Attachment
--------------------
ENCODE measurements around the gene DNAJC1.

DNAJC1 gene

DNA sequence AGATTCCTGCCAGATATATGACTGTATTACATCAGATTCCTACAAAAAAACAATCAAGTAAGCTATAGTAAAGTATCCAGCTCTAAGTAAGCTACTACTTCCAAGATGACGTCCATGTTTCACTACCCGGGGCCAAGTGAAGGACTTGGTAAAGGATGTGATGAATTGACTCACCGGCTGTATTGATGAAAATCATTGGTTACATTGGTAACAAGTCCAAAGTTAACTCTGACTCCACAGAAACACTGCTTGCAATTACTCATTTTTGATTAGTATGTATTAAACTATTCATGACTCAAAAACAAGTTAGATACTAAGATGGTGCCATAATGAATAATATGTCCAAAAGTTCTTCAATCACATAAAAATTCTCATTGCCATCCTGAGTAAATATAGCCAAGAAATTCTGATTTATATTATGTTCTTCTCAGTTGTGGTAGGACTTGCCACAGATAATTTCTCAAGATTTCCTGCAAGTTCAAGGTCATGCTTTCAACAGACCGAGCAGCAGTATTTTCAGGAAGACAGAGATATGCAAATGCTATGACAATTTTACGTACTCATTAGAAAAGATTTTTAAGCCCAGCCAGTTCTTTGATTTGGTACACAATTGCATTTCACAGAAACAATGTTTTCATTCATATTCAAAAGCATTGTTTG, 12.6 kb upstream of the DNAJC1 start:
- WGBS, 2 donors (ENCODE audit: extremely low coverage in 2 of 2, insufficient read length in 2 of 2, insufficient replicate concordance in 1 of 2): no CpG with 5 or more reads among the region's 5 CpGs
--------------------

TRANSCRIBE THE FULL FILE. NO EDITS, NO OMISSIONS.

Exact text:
ENCODE measurements around the gene DNAJC1.

DNAJC1 gene

DNA sequence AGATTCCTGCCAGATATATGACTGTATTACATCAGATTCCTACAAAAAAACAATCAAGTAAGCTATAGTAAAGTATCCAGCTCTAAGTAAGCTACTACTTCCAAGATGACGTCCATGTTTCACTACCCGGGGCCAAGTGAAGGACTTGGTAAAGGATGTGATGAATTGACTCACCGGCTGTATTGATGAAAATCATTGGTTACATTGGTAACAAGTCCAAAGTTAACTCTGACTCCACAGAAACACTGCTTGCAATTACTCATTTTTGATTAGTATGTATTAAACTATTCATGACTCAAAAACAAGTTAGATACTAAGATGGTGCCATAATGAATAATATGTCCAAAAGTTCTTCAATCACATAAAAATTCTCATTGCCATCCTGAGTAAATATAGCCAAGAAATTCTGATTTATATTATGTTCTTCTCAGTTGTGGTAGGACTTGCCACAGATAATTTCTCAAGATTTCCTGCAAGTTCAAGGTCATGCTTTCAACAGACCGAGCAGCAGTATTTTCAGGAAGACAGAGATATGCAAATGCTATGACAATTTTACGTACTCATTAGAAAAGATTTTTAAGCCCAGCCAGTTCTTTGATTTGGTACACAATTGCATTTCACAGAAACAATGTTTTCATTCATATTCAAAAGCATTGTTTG, 12.6 kb upstream of the DNAJC1 start:
- WGBS, 2 donors (ENCODE audit: extremely low coverage in 2 of 2, insufficient read length in 2 of 2, insufficient replicate concordance in 1 of 2): no CpG with 5 or more reads among the region's 5 CpGs